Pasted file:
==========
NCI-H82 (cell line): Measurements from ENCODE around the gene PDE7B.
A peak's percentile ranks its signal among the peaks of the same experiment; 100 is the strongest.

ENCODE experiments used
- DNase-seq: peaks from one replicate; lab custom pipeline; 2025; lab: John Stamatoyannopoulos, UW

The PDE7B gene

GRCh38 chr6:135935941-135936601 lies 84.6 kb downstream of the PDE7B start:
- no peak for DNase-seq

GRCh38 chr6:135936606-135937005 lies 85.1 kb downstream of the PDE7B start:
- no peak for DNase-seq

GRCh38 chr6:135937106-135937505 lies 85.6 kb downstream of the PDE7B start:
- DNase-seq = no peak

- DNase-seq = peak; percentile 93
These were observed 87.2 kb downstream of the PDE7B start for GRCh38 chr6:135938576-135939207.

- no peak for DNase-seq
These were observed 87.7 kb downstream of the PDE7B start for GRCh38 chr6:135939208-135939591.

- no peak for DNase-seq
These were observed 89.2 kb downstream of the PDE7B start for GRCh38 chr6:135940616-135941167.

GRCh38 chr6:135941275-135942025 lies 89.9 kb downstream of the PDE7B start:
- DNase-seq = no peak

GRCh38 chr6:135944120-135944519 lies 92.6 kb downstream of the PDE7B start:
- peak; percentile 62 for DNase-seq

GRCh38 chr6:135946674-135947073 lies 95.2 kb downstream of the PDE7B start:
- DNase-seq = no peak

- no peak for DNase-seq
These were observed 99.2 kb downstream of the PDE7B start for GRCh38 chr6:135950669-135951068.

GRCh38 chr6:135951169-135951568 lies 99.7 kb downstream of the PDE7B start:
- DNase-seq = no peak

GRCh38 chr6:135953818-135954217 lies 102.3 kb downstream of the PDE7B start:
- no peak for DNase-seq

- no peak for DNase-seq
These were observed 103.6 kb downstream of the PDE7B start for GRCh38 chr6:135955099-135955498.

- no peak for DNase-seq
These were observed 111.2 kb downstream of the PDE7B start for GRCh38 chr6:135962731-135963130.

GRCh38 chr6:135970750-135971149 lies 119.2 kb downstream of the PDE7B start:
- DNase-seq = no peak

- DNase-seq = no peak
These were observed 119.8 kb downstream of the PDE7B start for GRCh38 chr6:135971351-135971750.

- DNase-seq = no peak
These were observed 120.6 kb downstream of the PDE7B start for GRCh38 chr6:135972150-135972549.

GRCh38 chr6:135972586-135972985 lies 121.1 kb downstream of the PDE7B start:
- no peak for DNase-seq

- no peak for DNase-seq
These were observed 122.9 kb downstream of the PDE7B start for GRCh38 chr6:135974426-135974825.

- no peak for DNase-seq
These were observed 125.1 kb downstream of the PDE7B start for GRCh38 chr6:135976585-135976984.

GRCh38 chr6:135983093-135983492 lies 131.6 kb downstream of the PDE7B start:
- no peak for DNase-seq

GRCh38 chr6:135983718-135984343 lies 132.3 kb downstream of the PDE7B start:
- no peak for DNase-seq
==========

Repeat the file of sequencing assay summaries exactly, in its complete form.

NCI-H82 (cell line): Measurements from ENCODE around the gene PDE7B.
A peak's percentile ranks its signal among the peaks of the same experiment; 100 is the strongest.

ENCODE experiments used
- DNase-seq: peaks from one replicate; lab custom pipeline; 2025; lab: John Stamatoyannopoulos, UW

The PDE7B gene

GRCh38 chr6:135935941-135936601 lies 84.6 kb downstream of the PDE7B start:
- no peak for DNase-seq

GRCh38 chr6:135936606-135937005 lies 85.1 kb downstream of the PDE7B start:
- no peak for DNase-seq

GRCh38 chr6:135937106-135937505 lies 85.6 kb downstream of the PDE7B start:
- DNase-seq = no peak

- DNase-seq = peak; percentile 93
These were observed 87.2 kb downstream of the PDE7B start for GRCh38 chr6:135938576-135939207.

- no peak for DNase-seq
These were observed 87.7 kb downstream of the PDE7B start for GRCh38 chr6:135939208-135939591.

- no peak for DNase-seq
These were observed 89.2 kb downstream of the PDE7B start for GRCh38 chr6:135940616-135941167.

GRCh38 chr6:135941275-135942025 lies 89.9 kb downstream of the PDE7B start:
- DNase-seq = no peak

GRCh38 chr6:135944120-135944519 lies 92.6 kb downstream of the PDE7B start:
- peak; percentile 62 for DNase-seq

GRCh38 chr6:135946674-135947073 lies 95.2 kb downstream of the PDE7B start:
- DNase-seq = no peak

- no peak for DNase-seq
These were observed 99.2 kb downstream of the PDE7B start for GRCh38 chr6:135950669-135951068.

GRCh38 chr6:135951169-135951568 lies 99.7 kb downstream of the PDE7B start:
- DNase-seq = no peak

GRCh38 chr6:135953818-135954217 lies 102.3 kb downstream of the PDE7B start:
- no peak for DNase-seq

- no peak for DNase-seq
These were observed 103.6 kb downstream of the PDE7B start for GRCh38 chr6:135955099-135955498.

- no peak for DNase-seq
These were observed 111.2 kb downstream of the PDE7B start for GRCh38 chr6:135962731-135963130.

GRCh38 chr6:135970750-135971149 lies 119.2 kb downstream of the PDE7B start:
- DNase-seq = no peak

- DNase-seq = no peak
These were observed 119.8 kb downstream of the PDE7B start for GRCh38 chr6:135971351-135971750.

- DNase-seq = no peak
These were observed 120.6 kb downstream of the PDE7B start for GRCh38 chr6:135972150-135972549.

GRCh38 chr6:135972586-135972985 lies 121.1 kb downstream of the PDE7B start:
- no peak for DNase-seq

- no peak for DNase-seq
These were observed 122.9 kb downstream of the PDE7B start for GRCh38 chr6:135974426-135974825.

- no peak for DNase-seq
These were observed 125.1 kb downstream of the PDE7B start for GRCh38 chr6:135976585-135976984.

GRCh38 chr6:135983093-135983492 lies 131.6 kb downstream of the PDE7B start:
- no peak for DNase-seq

GRCh38 chr6:135983718-135984343 lies 132.3 kb downstream of the PDE7B start:
- no peak for DNase-seq